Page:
This Quick Intramuros Trip Will Take You Back A Hundred Years

Plaza San Luis, with its shops, restos, and museums, is a welcome respite on a holiday or weekend

Photography: Glenn Martinez

Filipinos associate two historic events in the month June that occurred three centuries apart. Both took place during the Spanish Period—Independence Day every June 12 in celebration of the declaration of freedom from Spanish rule in 1898, and Araw ng Maynila on June 24 to commemorate the founding of our national capital by the Spanish conquistador Miguel Lopez de Legazpi in 1571.

A few months after he arrived in Manila, Legazpi began building a fortified neighborhood defended by moats and ten-meter thick walls with well-positioned cannons. This medieval fortress was called Intramuros.

Intramuros was divided into four barrios or neighborhoods—San Antonio, San Gabriel, San Carlos and San Luis. Inside the walled city rose grand churches, palatial public buildings, and stately townhouses of stone and wood. For three hundred years, Intramuros became the political nucleus of Spain in Asia.


World War II reduced Intramuros into a massive wasteland of rubble. For three decades after the war, Intramuros was an ugly mass of ruins until 1979, when the task of picking up the pieces finally fell to the Intramuros Administration (IA). In the 1980s, the agency purchased a property across San Agustin Church that was being used as a parking lot. On this vacant lot, IA constructed a cluster of replica townhouses that represent the domestic architecture built during the Spanish Colonial Period.

The replica houses, namely Casa Manila, Los Hidalgos, Casa Blanca, Casa Azul, and Casa Urdaneta where constructed based from archival building plans with combined imaginations from its architects and antiquarian consultants. The complex was fittingly named after one of the original barrios of Intramuros as Plaza San Luis.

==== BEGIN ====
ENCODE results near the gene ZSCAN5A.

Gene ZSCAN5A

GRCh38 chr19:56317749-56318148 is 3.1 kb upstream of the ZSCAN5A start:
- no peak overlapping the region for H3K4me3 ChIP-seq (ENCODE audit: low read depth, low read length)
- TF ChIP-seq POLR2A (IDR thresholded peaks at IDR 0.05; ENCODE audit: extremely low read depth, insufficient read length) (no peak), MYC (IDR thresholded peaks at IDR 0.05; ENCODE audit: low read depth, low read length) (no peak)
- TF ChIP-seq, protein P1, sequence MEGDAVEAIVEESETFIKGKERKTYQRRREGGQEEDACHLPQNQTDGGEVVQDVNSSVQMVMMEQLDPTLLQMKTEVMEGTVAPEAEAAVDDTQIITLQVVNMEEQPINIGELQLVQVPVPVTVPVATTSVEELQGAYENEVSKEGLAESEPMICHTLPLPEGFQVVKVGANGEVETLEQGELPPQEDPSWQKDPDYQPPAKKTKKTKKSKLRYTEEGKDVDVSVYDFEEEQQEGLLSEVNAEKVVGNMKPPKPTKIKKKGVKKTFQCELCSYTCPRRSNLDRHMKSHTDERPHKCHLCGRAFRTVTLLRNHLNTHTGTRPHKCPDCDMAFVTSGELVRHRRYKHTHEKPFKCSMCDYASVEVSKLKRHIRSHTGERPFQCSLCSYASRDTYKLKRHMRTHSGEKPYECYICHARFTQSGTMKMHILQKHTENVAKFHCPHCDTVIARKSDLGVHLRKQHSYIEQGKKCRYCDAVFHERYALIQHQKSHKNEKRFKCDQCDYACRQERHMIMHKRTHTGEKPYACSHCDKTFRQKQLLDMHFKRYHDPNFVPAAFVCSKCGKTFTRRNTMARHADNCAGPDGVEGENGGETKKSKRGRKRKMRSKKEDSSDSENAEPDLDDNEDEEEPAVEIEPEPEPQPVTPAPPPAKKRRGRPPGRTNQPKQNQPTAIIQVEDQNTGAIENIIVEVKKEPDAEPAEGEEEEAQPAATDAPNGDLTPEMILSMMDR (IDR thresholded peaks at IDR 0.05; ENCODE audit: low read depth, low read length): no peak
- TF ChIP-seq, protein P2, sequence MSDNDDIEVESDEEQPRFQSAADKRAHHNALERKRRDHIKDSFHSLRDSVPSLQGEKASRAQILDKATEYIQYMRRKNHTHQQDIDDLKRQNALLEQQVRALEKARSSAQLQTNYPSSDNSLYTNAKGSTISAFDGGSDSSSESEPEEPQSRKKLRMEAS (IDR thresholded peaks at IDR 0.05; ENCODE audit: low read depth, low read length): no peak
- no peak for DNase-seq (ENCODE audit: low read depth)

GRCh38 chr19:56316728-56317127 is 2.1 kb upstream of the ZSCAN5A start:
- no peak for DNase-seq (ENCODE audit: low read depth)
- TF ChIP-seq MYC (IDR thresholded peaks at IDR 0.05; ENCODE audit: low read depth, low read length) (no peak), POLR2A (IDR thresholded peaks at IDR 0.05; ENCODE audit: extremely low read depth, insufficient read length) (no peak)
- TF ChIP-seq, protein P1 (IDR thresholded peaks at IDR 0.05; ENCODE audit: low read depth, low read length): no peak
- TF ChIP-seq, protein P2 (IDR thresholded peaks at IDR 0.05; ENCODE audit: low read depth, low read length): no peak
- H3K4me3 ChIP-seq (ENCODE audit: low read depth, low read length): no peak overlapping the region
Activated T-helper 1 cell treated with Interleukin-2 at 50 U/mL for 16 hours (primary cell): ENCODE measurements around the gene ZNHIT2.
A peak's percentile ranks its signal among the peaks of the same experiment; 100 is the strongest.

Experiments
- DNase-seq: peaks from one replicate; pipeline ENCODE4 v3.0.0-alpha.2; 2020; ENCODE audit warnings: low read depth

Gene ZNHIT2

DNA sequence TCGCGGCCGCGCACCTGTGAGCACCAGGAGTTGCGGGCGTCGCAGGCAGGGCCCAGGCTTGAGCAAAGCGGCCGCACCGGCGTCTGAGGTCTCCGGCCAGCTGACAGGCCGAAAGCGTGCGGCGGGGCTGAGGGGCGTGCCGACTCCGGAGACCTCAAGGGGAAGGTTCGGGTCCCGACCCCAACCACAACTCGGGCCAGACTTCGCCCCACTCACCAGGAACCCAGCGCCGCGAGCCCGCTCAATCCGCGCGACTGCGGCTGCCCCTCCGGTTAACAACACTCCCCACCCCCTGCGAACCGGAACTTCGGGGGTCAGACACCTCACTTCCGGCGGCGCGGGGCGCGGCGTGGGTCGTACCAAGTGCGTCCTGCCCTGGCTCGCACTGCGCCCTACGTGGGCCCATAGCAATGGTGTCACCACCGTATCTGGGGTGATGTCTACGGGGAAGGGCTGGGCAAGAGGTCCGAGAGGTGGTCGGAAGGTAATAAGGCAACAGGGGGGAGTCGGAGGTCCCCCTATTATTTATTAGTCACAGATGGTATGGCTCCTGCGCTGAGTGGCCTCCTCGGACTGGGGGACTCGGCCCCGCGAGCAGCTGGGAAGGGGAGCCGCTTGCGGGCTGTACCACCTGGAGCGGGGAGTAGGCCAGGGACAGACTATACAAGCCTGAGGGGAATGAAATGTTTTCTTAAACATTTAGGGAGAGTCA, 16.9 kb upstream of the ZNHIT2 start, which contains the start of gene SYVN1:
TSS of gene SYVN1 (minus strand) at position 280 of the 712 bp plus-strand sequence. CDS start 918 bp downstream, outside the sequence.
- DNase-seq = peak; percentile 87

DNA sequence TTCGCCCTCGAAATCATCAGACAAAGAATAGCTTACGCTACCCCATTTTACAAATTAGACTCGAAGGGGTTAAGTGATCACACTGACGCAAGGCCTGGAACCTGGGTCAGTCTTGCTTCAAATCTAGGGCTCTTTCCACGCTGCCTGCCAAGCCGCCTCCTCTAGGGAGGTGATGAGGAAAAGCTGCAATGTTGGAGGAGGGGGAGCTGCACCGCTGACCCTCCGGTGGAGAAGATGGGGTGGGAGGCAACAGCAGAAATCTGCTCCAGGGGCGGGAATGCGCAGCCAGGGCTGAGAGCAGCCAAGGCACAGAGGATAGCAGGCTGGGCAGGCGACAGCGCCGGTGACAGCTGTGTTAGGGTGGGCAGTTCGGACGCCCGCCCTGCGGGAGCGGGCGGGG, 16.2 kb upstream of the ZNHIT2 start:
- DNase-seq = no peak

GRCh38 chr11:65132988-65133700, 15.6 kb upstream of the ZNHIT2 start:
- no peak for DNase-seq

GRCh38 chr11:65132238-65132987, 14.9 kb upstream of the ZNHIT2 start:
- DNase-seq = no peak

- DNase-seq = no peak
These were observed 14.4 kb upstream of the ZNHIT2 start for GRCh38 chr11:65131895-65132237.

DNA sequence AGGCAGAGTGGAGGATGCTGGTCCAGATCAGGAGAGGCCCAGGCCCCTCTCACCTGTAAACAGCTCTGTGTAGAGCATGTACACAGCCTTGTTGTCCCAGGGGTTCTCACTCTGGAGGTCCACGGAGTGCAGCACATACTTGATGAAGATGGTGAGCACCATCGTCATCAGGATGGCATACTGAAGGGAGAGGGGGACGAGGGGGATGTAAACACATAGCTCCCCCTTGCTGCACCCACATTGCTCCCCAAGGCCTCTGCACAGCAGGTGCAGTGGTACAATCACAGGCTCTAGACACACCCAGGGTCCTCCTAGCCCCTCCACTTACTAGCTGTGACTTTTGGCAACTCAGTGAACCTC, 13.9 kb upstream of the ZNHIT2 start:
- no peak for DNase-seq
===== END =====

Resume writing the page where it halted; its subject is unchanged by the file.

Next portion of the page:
Casa Manila

Casa Manila is a reproduction of a bahay-na-bato that was built along Calle Jaboneros in San Nicholas District during the 1850s. Its three-level structure, however, is quite unusual for Intramuros. Very few houses were constructed with more than two floors because of the frequent earthquakes that shook Manila in the 1800s, and those with shops or warehouses on the ground floor were characteristics of bahay-na-bato built in the commercial district of Binondo.

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Once you enter the Casa through its main door—which is directly accessible from the cobbled Calle Real—it feels strangely like walking into a cold and damp dungeon. The wooden door is wide and tall enough to allow the passage of the carruaje (horse carriage) to the zaguan (ground floor area for carriages). The zaguan is paved with piedra china (Chinese granite). These blocks of white stone were originally used as ballast or counterweight of galleons.


Its second and third floors house a nostalgia and lifestyle museum (top) that showcases antique colonial furniture and artworks gathered from the Hidalgo and Paterno families of Quiapo and other ancestral houses around the country.

The priceless collection includes Juan Luna’s portrait of a Minerva, a governor-general’s daughter, a huge Murano chandelier, a Gothic home altar, a special escritorio or writing desks made with double flip top so that business partners could sign important documents while facing each other, a cookie mold used for making San Nicolas biscuits in the 19th-century-style kitchen (above), and a towering aparador de tres lunas. This massive cabinet in the master bedroom was saved from its original Intramuros home when it was fortunately hauled off to the suburbs of San Juan just before World War II.


From the living quarters, visitors are led to the azotea or back terrace, and then down to the stone fountain in the courtyard. Surrounding the courtyard are souvenir shops and art galleries where one can be on the lookout for good buys.